Locating the faulty assembly – pretty obvious when knocking at the A3B5 assembly. This takes in a sample of the 250 MHz IF signal, and performs the AM demodulation, and also generates the AGC signal.

msr-904A a3b5 assy schematic AM detector 250 MHz

These are the inner workings, the signal is first attenuated, about 20 dB, then amplified, about 25 dB, using an Avantek GPD-202.
GPDGPM gpd-202
The signal is then futher amplified via a tuned transistor amplifier.

Demodulation is performed by a zero-bias HP Schottky diode, a HSCH-3486. This was state of the art at the time, and still, there aren’t many diodes around that are any better.

hsch-3486 hsch-3206 hsch-3207

Turns out that this diode must have suffered damage earlier, and it was fixed with a drop of epoxy!

msr-904a a3b5 assy open

The HSCH-3486 are not so common any more (with the SMD package HSMS-2850 being widely used), here a comparison:

hsch-3486 sens

hsms-2850 sens

hsms-2850 hsms-2860

The HSMS-2850 and HSCH-3486 use the same technology – the HSMS-2850 is more or less a SMD version of the earlier HSCH-2486 (glass package, similar to DO-35).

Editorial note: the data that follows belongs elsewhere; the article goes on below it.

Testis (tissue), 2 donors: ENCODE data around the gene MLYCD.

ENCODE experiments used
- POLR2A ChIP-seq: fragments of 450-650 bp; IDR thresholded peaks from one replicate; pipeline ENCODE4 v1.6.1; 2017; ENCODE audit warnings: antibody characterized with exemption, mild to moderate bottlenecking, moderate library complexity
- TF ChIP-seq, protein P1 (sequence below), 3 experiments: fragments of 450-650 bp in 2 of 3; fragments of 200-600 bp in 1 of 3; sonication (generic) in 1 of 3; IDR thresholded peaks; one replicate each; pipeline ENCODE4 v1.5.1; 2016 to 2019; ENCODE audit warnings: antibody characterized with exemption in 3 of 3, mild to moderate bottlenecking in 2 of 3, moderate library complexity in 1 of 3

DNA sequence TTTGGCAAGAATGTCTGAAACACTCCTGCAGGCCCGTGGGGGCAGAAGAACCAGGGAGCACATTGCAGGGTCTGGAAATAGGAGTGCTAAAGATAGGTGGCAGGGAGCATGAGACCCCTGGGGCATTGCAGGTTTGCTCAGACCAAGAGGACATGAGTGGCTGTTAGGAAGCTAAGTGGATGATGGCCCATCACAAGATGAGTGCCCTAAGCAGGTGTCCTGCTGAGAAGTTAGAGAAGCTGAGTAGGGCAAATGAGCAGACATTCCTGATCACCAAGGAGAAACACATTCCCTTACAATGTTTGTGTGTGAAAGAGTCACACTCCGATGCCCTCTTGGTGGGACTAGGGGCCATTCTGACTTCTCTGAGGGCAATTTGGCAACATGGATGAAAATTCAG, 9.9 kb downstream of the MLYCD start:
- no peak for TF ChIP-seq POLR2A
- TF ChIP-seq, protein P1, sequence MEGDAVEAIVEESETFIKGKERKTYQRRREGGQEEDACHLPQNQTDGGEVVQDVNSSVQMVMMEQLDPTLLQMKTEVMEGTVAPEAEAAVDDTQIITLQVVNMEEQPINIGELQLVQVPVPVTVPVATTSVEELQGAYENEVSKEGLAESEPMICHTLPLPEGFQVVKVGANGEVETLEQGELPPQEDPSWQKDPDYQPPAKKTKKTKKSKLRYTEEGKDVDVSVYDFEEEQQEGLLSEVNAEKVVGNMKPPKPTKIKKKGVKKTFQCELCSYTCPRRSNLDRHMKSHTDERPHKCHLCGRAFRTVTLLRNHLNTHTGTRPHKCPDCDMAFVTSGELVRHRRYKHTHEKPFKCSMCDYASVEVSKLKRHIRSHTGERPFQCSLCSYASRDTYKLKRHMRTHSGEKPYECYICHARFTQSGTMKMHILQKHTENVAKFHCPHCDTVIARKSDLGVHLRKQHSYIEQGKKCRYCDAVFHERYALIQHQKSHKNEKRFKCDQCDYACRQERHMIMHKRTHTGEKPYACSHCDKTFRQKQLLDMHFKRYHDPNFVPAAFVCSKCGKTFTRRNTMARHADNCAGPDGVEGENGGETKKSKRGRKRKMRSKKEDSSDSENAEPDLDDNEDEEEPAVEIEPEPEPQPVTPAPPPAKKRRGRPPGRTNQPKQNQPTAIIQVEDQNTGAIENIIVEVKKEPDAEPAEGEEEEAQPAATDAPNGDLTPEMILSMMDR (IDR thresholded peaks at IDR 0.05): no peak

Now, should I replace the flaky diode with a HSMS-2850? Well, after some thought, rather keep the parts as they are, for such a rare instrument. With some effort, this is what I found:

hsch-3486

Glad I didn’t have to buy at USD 20 each, that’s what some vendors are asking for.

A bit of soldering, without taking the whole assembly apart:
msr-904a a3b5 new diode soldered

Finally, a quick sensitivity and microphonic test – no issues at all.

Quite interestingly, someone must have fixed this assembly before – note the ECG opamp, 1991 datecode (it is a LM1458 replacement; for the AGC circuit).

msr-904a a3b5 assy ecg

Anodizing 7075 Alloy: Micro-Tel handles

Quite a few good tutorials exist for anodizing of aluminum, and pretty decent results can be achieved in any home shop equipped with a a sink and a few chemicals. For good results, with all the basic items mastered, the most critical item is the aluminum alloy. Generally speaking, any type of pure aluminum, and Al-Mg alloys are very much suitable for the anodization process. Zn, Si, Mn (and to some extend, Cu containing) alloys don’t work well.

The handles for the Micro-Tel MSR-904A receiver were machined from 7075 alloy, because of its strenght, and availability. 7075 has about 6% Zn, and 1.5% Cu, both of these elements are known to cause trouble when anodized. However, one can still try.